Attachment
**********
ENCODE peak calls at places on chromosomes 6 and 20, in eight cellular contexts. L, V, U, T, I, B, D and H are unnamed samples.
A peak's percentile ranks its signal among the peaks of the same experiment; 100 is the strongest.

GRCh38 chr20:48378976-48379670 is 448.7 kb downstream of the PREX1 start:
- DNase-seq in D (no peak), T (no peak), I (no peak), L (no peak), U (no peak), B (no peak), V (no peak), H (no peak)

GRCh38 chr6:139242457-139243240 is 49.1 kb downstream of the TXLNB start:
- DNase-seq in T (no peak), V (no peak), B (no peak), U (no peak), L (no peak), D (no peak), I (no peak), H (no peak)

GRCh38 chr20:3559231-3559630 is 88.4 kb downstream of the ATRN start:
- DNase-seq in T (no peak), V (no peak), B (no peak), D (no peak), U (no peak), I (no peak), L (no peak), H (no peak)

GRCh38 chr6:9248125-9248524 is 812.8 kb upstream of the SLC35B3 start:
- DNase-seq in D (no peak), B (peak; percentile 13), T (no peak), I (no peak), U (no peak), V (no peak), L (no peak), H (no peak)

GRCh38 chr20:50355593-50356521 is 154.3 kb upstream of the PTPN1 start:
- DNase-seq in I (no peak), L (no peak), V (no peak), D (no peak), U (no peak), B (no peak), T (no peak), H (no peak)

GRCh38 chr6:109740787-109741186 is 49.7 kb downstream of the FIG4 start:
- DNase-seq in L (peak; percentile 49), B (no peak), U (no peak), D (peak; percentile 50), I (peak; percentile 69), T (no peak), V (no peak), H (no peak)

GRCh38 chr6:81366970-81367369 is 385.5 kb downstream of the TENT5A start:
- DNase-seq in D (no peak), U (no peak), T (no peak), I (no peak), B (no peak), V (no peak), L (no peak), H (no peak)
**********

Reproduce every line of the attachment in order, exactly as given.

ENCODE peak calls at places on chromosomes 6 and 20, in eight cellular contexts. L, V, U, T, I, B, D and H are unnamed samples.
A peak's percentile ranks its signal among the peaks of the same experiment; 100 is the strongest.

GRCh38 chr20:48378976-48379670 is 448.7 kb downstream of the PREX1 start:
- DNase-seq in D (no peak), T (no peak), I (no peak), L (no peak), U (no peak), B (no peak), V (no peak), H (no peak)

GRCh38 chr6:139242457-139243240 is 49.1 kb downstream of the TXLNB start:
- DNase-seq in T (no peak), V (no peak), B (no peak), U (no peak), L (no peak), D (no peak), I (no peak), H (no peak)

GRCh38 chr20:3559231-3559630 is 88.4 kb downstream of the ATRN start:
- DNase-seq in T (no peak), V (no peak), B (no peak), D (no peak), U (no peak), I (no peak), L (no peak), H (no peak)

GRCh38 chr6:9248125-9248524 is 812.8 kb upstream of the SLC35B3 start:
- DNase-seq in D (no peak), B (peak; percentile 13), T (no peak), I (no peak), U (no peak), V (no peak), L (no peak), H (no peak)

GRCh38 chr20:50355593-50356521 is 154.3 kb upstream of the PTPN1 start:
- DNase-seq in I (no peak), L (no peak), V (no peak), D (no peak), U (no peak), B (no peak), T (no peak), H (no peak)

GRCh38 chr6:109740787-109741186 is 49.7 kb downstream of the FIG4 start:
- DNase-seq in L (peak; percentile 49), B (no peak), U (no peak), D (peak; percentile 50), I (peak; percentile 69), T (no peak), V (no peak), H (no peak)

GRCh38 chr6:81366970-81367369 is 385.5 kb downstream of the TENT5A start:
- DNase-seq in D (no peak), U (no peak), T (no peak), I (no peak), B (no peak), V (no peak), L (no peak), H (no peak)